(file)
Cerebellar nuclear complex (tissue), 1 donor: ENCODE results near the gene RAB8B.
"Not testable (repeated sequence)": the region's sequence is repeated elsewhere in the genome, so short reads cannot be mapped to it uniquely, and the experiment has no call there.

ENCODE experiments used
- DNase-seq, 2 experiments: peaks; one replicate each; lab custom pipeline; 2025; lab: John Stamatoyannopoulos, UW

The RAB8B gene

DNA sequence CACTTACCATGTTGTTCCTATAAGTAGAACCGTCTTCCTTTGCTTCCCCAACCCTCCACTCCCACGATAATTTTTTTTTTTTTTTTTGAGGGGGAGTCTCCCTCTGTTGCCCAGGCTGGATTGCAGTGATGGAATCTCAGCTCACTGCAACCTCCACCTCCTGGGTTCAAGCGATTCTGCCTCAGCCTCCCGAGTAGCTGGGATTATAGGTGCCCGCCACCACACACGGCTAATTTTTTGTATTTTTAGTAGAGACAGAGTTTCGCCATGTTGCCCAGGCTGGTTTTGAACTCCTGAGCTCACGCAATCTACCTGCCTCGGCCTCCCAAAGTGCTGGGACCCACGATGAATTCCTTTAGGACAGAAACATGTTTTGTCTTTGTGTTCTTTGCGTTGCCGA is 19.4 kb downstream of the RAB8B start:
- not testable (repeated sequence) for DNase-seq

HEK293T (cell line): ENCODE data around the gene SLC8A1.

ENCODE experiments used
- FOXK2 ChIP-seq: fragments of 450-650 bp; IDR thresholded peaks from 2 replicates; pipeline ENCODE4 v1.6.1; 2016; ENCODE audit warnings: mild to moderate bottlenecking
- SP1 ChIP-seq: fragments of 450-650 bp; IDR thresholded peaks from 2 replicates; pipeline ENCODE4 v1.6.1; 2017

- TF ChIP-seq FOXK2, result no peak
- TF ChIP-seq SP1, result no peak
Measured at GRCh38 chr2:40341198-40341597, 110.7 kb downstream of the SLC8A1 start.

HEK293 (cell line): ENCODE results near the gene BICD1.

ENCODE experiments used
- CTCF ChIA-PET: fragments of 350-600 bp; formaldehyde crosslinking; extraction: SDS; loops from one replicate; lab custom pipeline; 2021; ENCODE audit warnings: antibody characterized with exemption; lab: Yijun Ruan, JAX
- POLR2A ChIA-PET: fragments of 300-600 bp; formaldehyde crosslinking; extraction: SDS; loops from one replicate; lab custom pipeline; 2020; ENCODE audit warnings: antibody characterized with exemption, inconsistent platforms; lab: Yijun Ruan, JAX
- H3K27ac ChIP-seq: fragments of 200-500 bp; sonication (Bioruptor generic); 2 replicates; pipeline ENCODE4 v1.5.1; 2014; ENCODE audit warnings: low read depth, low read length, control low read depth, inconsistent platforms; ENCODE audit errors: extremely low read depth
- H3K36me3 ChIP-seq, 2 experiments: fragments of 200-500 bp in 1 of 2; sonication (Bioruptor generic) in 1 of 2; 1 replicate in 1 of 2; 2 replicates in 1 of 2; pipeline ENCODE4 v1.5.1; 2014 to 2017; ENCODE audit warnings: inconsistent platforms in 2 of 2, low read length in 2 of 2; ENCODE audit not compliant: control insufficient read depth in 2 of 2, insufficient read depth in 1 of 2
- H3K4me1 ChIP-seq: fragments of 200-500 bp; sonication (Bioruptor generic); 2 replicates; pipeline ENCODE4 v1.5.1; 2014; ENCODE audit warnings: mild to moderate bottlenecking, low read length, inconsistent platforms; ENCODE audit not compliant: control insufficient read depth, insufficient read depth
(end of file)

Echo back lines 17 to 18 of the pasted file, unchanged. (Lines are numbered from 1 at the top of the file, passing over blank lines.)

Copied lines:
- CTCF ChIA-PET: fragments of 350-600 bp; formaldehyde crosslinking; extraction: SDS; loops from one replicate; lab custom pipeline; 2021; ENCODE audit warnings: antibody characterized with exemption; lab: Yijun Ruan, JAX
- POLR2A ChIA-PET: fragments of 300-600 bp; formaldehyde crosslinking; extraction: SDS; loops from one replicate; lab custom pipeline; 2020; ENCODE audit warnings: antibody characterized with exemption, inconsistent platforms; lab: Yijun Ruan, JAX